Obsessive Compulsive Disorder
One of the most difficult to treat anxiety disorders is obsessive-compulsive disorder (OCD). OCD is characterized by anxious thoughts or rituals that the individual believes cannot be controlled. People who suffer from OCD have persistent, uncomfortable and welcome thoughts or feel an urgent need to behave in a specific.
For example, people with OCD often become obsessed with germs, and respond with continual hand washing. Someone suffering from OCD can spend long periods of time engaging in these rituals, and can become re-occupied with repeatedly touching the same type of things or counting.
Another common characteristic of people with OCD is persistent doubt and the need to check things repeatedly, such as locks on door knobs. Other obsessions of this anxiety disorder can include frequent thoughts of potential violence, fear of harming other people, thoughts of disgusting sexual acts or other behaviors opposed to the person’s belief system.
Diagnostic Criteria for OCD
The disturbing thoughts or images are called obsessions, and the rituals that are performed in an attempt to prevent or get rid of them are called compulsions. The person finds no pleasure in carrying out the rituals, only temporary relief from the anxiety that grows if the rituals are not performed. Some of the general symptoms of OCD include either obsessions or compulsions characterized by the following:
- Recurrent and ongoing thoughts (impulses or images) that are experienced as uncomfortable, intrusive and inappropriate and that cause anxiety.
- The thoughts are not realistic worries about real-life problems.
- The person attempts to neutralize, ignore or suppress these thoughts with some other thought or behavior.
- The person recognizes that the obsessional thoughts are a product of his or her own mind.
- Repetitive behaviors (such as hand washing or checking) or mental acts (such as counting or praying) that the person feels compelled to perform in response to an obsession, or according to rules that must be rigidly adhered to.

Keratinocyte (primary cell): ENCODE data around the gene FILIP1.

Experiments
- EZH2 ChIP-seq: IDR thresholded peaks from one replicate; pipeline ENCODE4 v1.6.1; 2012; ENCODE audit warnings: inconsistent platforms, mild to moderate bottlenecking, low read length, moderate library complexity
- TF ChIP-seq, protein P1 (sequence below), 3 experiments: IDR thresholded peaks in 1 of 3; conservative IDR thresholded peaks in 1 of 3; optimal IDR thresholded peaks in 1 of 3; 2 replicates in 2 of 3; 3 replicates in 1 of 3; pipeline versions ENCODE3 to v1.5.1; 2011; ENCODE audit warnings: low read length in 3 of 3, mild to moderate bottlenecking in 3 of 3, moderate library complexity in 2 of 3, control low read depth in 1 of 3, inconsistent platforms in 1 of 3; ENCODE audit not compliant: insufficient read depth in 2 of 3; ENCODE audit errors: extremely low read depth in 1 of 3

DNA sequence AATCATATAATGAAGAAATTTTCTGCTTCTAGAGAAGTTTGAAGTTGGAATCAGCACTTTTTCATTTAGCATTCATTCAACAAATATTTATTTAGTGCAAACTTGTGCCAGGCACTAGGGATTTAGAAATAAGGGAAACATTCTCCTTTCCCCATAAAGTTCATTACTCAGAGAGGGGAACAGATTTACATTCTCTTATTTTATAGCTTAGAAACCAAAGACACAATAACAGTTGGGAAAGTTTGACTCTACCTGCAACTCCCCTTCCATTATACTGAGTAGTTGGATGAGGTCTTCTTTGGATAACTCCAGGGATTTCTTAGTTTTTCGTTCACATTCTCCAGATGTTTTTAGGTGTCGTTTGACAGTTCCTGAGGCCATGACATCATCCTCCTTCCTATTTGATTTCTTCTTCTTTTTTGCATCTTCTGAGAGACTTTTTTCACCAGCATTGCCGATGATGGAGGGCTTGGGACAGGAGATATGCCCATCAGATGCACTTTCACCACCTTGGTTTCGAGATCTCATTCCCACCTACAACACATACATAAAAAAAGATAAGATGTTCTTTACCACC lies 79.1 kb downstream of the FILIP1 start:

- The behaviors or mental acts are performed with the goal of preventing or reducing anxiety or preventing a dreaded situation. It is important to note that these behaviors and mental acts are not realistic because they are intended to prevent an imagined event.
Most adults with this condition recognize that what they’re doing makes no sense, but are powerless to control or stop it. However, some people with obsessive-compulsive disorder do not realize that their behavior is out of the ordinary. There are many different behaviors that fall under the OCD spectrum of disorders which are considered diagnostic categories related to OCD and often seen as co-morbid or co-existing with OCD.
Therapy for OCD
Depression, eating disorders, and other anxiety disorders can accompany obsessive-compulsive disorder, and some people with OCD also have a higher incidence of eating disorders. In addition, people with OCD may avoid situations in which they might have to confront their obsessions, or they may try unsuccessfully to use alcohol or drugs to calm themselves. When OCD gets bad enough, it prevents someone from holding down a job or from carrying out normal responsibilities at home.
Choosing to Let the Thoughts Go
The most effective treatments for OCD are cognitive-behavioral therapy (CBT) combined with other types of therapy, such as psychodynamic or experiential therapies. CBT alone often has limited results and typically requires antidepressants in conjunction with therapy. Medication alone is rarely effective in relieving the symptoms of OCD.
CBT can help the person to learn healthy and effective ways of responding to obsessive thoughts, without resorting to compulsive behavior. However, for therapy to be more than merely managing the symptoms of OCD, other therapies are needed as well.